Simplifying and Optimizing Tabular Decision Models

Jan   Vanthienen
Jan Vanthienen Professor in Information Management, K.U. Leuven Read Author Bio || Read All Articles by Jan Vanthienen

Decision tables and table structures provide a good overview of a set of business rules.  Relations between tables model the relations between the final decision and lower-level (intermediate) decisions, while the tables model related business rules with common conditions and outcomes.

Experience shows that, although decision table models usually already provide a good representation of the decision logic, there may still be multiple ways to simplify and optimize the model.  Throughout decennia of decision table usage, the following best practices have been observed:

1.  Table Simplifications

Table Contraction

Assuming that all relevant conditions, condition values, and outcomes for condition combinations are known, the table can still be represented in different ways:  expanded or contracted.  Expanded means that every single combination of condition values is shown, while a contracted table 'contracts' one or more rules (columns) into combined rules (columns) using the notation "-" (irrelevant).  Note that this does not, and should not, alter the decision logic.  It is just a matter of visual representation (and a matter of taste, tool, or timing).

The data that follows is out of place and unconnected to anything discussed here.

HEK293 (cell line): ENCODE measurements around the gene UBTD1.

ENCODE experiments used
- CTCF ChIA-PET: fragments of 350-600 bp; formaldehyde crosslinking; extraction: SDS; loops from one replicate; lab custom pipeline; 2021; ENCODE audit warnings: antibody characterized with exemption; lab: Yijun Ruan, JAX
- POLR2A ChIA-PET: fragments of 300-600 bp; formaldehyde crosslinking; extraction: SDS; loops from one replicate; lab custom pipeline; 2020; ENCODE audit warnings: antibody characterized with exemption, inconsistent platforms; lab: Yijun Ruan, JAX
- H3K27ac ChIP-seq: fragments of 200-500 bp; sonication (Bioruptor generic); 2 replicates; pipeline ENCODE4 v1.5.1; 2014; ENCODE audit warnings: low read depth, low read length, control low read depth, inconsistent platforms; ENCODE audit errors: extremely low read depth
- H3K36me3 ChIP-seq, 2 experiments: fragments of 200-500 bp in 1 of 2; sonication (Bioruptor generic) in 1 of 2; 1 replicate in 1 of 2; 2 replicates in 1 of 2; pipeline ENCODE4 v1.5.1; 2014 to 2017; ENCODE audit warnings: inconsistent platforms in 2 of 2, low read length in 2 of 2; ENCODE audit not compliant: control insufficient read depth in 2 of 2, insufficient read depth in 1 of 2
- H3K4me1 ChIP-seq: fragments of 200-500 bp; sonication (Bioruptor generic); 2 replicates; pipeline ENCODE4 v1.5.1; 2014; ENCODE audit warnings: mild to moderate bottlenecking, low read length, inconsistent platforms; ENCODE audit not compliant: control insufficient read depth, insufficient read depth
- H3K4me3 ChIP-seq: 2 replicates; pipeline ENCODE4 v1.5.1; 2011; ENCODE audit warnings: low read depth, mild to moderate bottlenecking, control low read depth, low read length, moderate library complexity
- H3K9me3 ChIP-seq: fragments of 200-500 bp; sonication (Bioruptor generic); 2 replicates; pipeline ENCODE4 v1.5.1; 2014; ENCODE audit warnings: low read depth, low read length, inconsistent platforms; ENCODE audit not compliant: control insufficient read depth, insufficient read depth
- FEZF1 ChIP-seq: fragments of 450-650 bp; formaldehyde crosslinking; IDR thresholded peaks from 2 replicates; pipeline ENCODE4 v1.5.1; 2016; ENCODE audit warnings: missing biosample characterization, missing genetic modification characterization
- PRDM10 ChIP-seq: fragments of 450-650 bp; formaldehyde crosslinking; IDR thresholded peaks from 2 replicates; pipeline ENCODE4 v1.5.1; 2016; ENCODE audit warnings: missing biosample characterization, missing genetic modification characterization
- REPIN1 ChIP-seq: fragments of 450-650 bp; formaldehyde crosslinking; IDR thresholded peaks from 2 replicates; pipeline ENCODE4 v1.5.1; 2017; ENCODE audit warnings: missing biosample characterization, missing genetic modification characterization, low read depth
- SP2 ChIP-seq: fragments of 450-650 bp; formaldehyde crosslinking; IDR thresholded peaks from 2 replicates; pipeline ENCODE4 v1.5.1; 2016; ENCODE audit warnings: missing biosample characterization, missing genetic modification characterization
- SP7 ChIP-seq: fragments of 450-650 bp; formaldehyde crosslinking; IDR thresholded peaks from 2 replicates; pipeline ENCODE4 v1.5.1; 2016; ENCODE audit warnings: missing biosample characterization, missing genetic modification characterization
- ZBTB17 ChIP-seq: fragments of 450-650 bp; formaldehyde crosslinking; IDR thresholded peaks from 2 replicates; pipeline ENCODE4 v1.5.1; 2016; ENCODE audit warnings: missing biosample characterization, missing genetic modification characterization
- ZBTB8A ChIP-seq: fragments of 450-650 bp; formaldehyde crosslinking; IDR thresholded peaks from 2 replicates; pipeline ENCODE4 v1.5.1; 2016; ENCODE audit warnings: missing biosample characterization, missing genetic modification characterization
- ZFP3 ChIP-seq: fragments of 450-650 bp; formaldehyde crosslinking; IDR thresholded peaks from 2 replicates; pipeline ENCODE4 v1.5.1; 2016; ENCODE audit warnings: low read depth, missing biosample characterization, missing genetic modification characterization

Figure 1.  An expanded decision table.

Figure 2.  A contracted decision table.

In Figure 2, the first two rows from Figure 1 are combined into one.  As you could imagine, the expanded view might be more useful when modeling is not yet complete.  Once the business logic is considered correct, consistent, and complete, the contracted view is interesting because of its higher content per ink ratio, meaning it is more concise.  Conciseness can be interesting for human viewers.

The contracted table also has the advantage that the 10% discount for web orders is only written once, so if the percentage changes, there is no risk of inconsistency. 

A big note:  Contraction is not about faster execution.  We are still just modeling.

Another big note:  Not every tabular representation is a good decision table.

There is a common misunderstanding that anything that looks like a table of rules is a decision table.  As already indicated in the earlier CODASYL report on decision tables[1] a good decision table is a complete table with mutually exclusive columns, meaning that each possible combination of conditions can be found in exactly one (one and only one) row (or column).  If the rows are not exclusive, at least one combination of conditions is present in more than one row, which may look like a harmless redundancy but it opens the door to (future) inconsistencies.